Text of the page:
The former FCC commissioner and longtime broadcast nemesis will step up her advocacy of public interest obligations on broadcasters as head of the Benton Foundation. But she is also ready to deal.
When Gloria Tristani quit the FCC in 2001 to run for the Senate in her home state of New Mexico, most Washington broadcast lobbyists and lawyers were happy to see her go. They considered her a high-handed and disengaged regulator with little understanding of their business.
Truth is, it wasn’t just her style they disliked. It was also her agenda. During her almost four years at the agency, she was on the opposite side of just about every issue. She fought against media consolidation, pushed for more aggressive indecency enforcement and chaired the FCC task force on V-chip technology. She also advocated making broadcasters air “public interest” programming that may not be good for business, but may be good for the public they are licensed to serve.
Tristani and her ideas were not gone for long. After failing to unseat Republican Pete Domenici in 2002, she returned to Washington as head of the Office of Communication of the United Church of Christ, one of original groups to wage the public-interest battle against broadcasters. There, she helped piece together a deal with broadcasters that obliges them to air children’s educational programming on each of their DTV channels. That deal is pending FCC approval.
Tristani has now moved on to become president of the Benton Foundation, where she will have a higher profile and more resources at her command. “I see this as an opportunity to help Benton pursue its already good agenda on media issues,” she says.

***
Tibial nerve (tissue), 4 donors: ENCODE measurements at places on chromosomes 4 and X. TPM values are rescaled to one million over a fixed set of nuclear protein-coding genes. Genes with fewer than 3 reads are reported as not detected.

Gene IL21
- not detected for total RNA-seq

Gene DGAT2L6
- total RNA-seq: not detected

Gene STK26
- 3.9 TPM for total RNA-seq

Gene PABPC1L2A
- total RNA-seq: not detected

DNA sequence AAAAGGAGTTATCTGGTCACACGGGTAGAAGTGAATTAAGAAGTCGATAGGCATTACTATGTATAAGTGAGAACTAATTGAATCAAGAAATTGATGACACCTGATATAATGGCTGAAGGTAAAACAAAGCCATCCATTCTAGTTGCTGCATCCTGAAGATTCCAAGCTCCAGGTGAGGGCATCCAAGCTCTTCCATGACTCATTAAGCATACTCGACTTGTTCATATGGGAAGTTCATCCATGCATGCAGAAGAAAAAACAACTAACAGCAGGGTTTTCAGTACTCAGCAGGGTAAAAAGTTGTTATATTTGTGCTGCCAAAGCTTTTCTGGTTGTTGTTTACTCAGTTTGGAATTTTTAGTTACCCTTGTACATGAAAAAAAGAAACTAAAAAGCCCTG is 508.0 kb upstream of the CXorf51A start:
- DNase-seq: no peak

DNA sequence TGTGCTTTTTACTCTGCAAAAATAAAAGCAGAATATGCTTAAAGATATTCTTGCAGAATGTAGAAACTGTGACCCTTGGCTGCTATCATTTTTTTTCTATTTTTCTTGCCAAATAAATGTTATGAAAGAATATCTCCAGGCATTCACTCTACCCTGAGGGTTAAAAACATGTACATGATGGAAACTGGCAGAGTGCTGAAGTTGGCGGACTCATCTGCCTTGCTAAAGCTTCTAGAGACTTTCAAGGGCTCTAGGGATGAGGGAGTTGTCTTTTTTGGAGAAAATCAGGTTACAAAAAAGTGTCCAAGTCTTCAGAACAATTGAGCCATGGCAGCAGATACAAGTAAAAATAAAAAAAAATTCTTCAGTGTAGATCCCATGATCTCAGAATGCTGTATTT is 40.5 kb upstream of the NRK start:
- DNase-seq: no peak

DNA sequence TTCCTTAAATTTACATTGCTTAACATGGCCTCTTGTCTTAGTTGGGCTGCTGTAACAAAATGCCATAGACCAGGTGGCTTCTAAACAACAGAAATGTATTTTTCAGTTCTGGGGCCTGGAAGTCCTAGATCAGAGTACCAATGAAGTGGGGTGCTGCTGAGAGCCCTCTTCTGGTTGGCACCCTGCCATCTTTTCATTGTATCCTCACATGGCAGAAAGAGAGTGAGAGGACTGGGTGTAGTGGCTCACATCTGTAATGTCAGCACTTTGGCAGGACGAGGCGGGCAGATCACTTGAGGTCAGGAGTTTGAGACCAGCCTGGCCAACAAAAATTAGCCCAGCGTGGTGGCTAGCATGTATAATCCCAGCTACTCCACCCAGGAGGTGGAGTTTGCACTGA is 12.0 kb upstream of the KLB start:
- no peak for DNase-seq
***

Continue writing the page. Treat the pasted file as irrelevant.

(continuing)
If you don’t know the Benton Foundation, you should. Established by William Benton, founder of the Benton & Bowles ad agency and publisher of the EncyclopÃƒÆ’Ã†â€™Ãƒâ€šÃ‚Â¦dia Britannica, it has a $10 million endowment and receives additional funding from the Ford Foundation, Robert Wood Johnson Foundation, Rockefeller Brothers Fund, W.K. Kellogg Foundation, Time Warner Foundation, Educational Development Center and One World International.
And now it has a more powerful voice in Tristani. Bill Kennard, who was FCC chairman during her years as a commissioner, says she’s a “fighter” who believes “passionately in serving the public interest.”
Current FCC Commissioner Michael Copps also respects her. “I value her advice and counsel,” he says. “She knows how to make things happen.”
Earlier this week, Foundation Chairman Charles Benton staked out the foundation’s position on the DTV transition. In a letter to FCC Commissioner Jonathan Adelstein, he seconded the commissioner’s call for a DTV task force and said it should address the broadcasters’ programming obligations.
“I find it unfathomable that consumers are being asked to make this investment without knowing that the programming they find central to their lives—local news and public affairs, election coverage, disability access and emergency services, etc.—will be found on digital TV signals,” Benton wrote.
Tristani hopes to advance the agenda by rallying public support. “That’s what we’re going to aim for, public pressure, public recognition,” she says. “Survey after survey shows that your average local broadcast television station is devoting less and less time to any kind of coverage of issues of public concern.”
She doesn’t see her job as necessarily confrontational. She says she is merely calling on broadcasters to fulfill their end of the deal. “They’re getting the exclusive use of very valuable public spectrum,” she says. “They’re supposed to be doing something meaningful in return.”
Indeed, one broadcast representative told me that Tristani was surprisingly easy to deal with on the children’s compromise and credits her with being a leader in bringing all the parties together. It may be, said another critic from her FCC days, that she is better suited working outside the commission than inside.
“We’re always ready to talk,” Tristani says.